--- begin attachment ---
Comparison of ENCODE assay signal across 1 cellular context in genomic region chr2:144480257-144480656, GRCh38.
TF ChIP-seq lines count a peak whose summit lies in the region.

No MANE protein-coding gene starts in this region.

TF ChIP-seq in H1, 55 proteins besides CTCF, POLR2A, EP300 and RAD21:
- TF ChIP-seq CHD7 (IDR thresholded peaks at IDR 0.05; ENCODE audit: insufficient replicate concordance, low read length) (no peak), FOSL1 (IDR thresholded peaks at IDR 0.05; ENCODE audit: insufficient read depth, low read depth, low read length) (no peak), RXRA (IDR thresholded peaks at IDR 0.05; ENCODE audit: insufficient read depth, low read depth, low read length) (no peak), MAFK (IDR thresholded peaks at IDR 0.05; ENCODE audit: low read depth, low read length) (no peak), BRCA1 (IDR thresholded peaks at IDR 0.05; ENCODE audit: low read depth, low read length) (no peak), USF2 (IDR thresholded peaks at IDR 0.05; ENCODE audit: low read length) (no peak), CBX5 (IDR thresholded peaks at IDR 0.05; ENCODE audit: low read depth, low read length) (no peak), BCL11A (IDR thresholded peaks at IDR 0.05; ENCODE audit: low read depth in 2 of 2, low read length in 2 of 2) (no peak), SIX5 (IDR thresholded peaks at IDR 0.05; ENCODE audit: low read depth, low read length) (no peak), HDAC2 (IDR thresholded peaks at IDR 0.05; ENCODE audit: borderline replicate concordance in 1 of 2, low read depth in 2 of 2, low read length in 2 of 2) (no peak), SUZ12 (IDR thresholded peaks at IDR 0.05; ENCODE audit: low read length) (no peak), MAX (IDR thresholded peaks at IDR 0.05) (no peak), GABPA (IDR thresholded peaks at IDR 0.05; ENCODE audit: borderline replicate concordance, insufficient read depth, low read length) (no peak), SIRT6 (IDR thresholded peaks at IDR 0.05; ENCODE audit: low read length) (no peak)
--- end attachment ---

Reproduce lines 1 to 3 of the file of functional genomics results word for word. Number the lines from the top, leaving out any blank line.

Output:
Comparison of ENCODE assay signal across 1 cellular context in genomic region chr2:144480257-144480656, GRCh38.
TF ChIP-seq lines count a peak whose summit lies in the region.

No MANE protein-coding gene starts in this region.